Feature: Hard times for South Sudan working class as public transport fares keep rising

Source: Xinhua| 2017-10-20 02:16:12|Editor: Mu Xuequan
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by Denis Elamu

JUBA, Oct. 19 (Xinhua) -- As public transport fares keep rising due to rampant fuel shortage in the South Sudanese capital of Juba and other smaller towns, many working-class South Sudanese are getting increasingly discouraged.

The situation is likely to worsen without solution on the horizon to the unending hyper inflation caused by more than three years of violence.

Taban Aggrey, 48, a radio presenter who resides in the Gudele suburb located 2 km on the outskirts of Juba said that due to scarcity of public transport amid rising fares, he now spends 33 U.S. dollars monthly on transport to work which increasingly eats into his meager monthly salary of 43 dollars.

"Despite having money to pay as bus fare, sometimes it is hard to get a bus to board because people scramble for seats and I spend one and half hours to reach the office," he told Xinhua in a recent interview after having had torrid time getting to work in the central business area of Juba.

Aggrey is not alone in this catch 22 situation, but many working South Sudanese are finding life hard amid the persistent fuel shortage which has forced most owners of public vehicles to either hike fares or park their vehicles due to the hustle and bustle that they endure through long queues to acquire fuel.

A liter of fuel in 2013 before outbreak of conflict was costing less than one U.S. dollar but now it's selling for 10 dollars on the black market where most motorists prefer to buy fuel, avoiding restrictions and congestion characterized at most petrol stations of the state-owned Nile petroleum corporation.

"Sometimes if I want to reach office on time, for instance on rainy day, I will be forced to board a commercial motor cycle (boda boda) at cost of 3 dollars and this is very expensive for me, but I am left with no option," he disclosed.

He also added that transport costs has further left him with less money to cater for other basic needs of his family in anticipation of treatment cost due to untimely sickness, rent and school fees.

South Sudan's pound (SSP) is exchanging as high as 185 with the U.S. dollar following devaluation of the SSP in 2015 and ongoing hyper inflation.

"I am actually working for free; I do not even save anything, I just work to pass time and keeping busy because family expenses are far beyond my income," he revealed, adding that he sometimes survives on additional support from his brother.

Jacob Abuoi, 34, who works with an insurance company and lives in Sherikaat area about 5 km from Juba said he monthly spends 75 percent of his 33 dollar salary on transport toward work.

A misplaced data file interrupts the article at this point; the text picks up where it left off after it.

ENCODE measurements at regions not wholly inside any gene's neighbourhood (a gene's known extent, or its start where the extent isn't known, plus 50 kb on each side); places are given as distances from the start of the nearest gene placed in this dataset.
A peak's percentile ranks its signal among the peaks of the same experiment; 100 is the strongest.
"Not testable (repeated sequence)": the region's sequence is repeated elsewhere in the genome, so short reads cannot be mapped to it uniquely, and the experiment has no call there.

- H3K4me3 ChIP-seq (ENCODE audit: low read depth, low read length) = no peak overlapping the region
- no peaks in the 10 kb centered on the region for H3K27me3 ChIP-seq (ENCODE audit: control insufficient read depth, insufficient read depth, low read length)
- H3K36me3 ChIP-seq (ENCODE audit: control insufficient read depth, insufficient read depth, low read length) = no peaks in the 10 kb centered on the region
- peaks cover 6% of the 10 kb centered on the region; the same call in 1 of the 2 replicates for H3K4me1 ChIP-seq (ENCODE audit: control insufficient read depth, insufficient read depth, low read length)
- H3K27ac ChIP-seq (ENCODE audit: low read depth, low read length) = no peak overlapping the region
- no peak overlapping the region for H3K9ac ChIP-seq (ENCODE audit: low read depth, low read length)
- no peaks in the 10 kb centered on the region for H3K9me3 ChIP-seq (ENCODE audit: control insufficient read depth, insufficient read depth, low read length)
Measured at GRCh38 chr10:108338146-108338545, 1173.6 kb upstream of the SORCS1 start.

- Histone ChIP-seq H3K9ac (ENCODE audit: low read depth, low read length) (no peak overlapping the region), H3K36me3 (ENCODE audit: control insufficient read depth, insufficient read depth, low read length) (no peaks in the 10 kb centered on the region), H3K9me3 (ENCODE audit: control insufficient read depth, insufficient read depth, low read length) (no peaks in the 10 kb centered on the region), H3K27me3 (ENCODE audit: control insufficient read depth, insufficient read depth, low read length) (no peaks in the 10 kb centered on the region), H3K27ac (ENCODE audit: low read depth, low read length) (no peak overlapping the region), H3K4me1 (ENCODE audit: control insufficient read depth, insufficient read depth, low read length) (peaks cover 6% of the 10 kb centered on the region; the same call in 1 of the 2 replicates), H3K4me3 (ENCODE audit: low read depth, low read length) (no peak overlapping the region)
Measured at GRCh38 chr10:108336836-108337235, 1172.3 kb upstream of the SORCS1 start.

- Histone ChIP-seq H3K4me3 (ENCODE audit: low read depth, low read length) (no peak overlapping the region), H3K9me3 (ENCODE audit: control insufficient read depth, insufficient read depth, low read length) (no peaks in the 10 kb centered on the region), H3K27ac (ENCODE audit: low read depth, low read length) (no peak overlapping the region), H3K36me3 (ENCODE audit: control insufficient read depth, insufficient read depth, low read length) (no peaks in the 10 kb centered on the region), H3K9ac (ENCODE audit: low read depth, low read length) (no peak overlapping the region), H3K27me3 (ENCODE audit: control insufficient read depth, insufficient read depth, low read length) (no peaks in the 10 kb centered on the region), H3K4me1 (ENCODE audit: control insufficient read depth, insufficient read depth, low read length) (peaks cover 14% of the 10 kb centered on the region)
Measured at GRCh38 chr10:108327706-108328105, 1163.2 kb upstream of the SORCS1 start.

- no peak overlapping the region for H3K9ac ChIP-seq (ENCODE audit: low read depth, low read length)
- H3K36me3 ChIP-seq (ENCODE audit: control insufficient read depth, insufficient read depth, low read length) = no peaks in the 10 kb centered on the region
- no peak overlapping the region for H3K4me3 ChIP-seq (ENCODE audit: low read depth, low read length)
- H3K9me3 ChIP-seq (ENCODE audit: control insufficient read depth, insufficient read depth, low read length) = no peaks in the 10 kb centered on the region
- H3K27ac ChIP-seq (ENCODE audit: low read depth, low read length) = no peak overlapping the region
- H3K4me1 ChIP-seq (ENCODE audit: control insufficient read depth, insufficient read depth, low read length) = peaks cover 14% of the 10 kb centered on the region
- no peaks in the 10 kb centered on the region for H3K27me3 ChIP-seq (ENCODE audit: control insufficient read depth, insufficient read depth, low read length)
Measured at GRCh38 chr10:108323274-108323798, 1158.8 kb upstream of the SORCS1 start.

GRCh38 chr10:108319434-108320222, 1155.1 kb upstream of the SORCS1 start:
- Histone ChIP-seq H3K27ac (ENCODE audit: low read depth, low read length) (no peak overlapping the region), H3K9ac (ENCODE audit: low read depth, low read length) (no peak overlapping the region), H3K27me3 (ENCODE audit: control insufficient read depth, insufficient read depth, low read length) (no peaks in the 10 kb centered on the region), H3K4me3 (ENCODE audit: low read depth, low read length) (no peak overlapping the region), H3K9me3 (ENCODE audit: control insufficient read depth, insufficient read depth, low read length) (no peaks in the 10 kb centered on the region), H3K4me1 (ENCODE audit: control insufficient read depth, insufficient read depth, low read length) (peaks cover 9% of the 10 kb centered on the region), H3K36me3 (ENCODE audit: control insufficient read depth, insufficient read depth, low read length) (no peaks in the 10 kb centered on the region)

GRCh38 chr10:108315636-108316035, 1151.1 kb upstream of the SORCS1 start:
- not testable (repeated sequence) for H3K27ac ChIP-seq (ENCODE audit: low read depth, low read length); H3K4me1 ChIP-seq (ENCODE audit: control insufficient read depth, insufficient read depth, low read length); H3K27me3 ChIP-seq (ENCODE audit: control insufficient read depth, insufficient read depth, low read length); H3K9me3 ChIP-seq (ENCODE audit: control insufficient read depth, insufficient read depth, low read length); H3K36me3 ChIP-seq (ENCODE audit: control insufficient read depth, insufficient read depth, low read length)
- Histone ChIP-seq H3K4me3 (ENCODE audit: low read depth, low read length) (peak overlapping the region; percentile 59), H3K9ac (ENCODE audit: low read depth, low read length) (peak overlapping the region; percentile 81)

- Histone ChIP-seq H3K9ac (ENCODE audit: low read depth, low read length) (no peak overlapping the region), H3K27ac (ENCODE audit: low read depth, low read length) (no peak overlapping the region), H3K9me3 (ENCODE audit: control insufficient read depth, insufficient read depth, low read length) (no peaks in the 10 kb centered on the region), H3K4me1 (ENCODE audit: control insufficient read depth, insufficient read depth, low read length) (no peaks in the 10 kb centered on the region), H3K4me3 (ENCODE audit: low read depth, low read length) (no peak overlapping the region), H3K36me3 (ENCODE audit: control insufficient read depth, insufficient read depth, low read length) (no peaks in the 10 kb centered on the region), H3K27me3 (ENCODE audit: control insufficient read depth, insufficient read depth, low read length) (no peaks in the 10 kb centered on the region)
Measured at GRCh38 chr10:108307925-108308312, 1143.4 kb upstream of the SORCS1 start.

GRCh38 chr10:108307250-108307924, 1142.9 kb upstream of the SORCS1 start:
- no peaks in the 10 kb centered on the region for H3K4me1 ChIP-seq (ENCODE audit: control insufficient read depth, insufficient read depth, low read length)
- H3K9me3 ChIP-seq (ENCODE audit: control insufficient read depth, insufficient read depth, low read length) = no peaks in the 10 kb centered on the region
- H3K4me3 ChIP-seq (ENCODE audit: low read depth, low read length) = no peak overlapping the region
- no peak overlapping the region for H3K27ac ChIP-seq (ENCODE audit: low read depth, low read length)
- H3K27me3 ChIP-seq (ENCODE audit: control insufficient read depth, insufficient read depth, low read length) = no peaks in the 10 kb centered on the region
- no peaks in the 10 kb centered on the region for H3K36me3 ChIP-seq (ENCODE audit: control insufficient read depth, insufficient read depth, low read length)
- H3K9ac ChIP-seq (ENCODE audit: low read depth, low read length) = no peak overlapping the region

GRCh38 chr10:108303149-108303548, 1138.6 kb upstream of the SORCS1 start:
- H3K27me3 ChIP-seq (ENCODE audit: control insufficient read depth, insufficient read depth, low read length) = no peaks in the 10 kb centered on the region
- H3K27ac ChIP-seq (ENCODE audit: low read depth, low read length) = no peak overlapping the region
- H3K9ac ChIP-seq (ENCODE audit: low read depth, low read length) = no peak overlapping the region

"Today I stood at the bus terminal for more than one hour until I was assisted by a good samaritan who gave me a lift using his private car while coming to work," Abuoi told Xinhua, while he stood anxiously among hundreds of people waiting to return home from work at a bus station.

"This lack of transport means it is becoming a serious problem for most of us who reside in this area, in some cases you may have money for paying the fare but still you don't find transport," he added in frustration, after missing a seat on one of the buses after several people scrambled for seats.

Abuoi quickly noted that a number of buses operating along this route have significantly reduced compared to previous times, when the fuel shortage was not dire like it is now, fueled by the prevailing economic hardship amid unending fighting in the North-Eastern parts of the war-torn country, home to some of the oil fields which have been affected by sustained violence by the warring factions.

Meanwhile, Joyce Juan, 47, an office cleaner in one of local government offices, said she has been forced to attend to work on daily basis due to huge costs of public transport.

"I have stopped coming to work on daily basis, I come only on Monday every week because I can no longer afford transport fare," she said, adding that her salary has delayed for over four months, hence discouraging her from work.

"At first when my boss realized that I was not coming to work regularly, he complained bitterly but I told him that I have no option. After sometime he (boss) started experiencing the same situation I was in and now he has stopped complaining," added Juan who earns a meager salary of 5 dollars.

Juan added that she has instead opened a small business of selling vegetables at the main Juba market of KonyoKonyo, trying her best to feed her family as the economic situation exacerbates.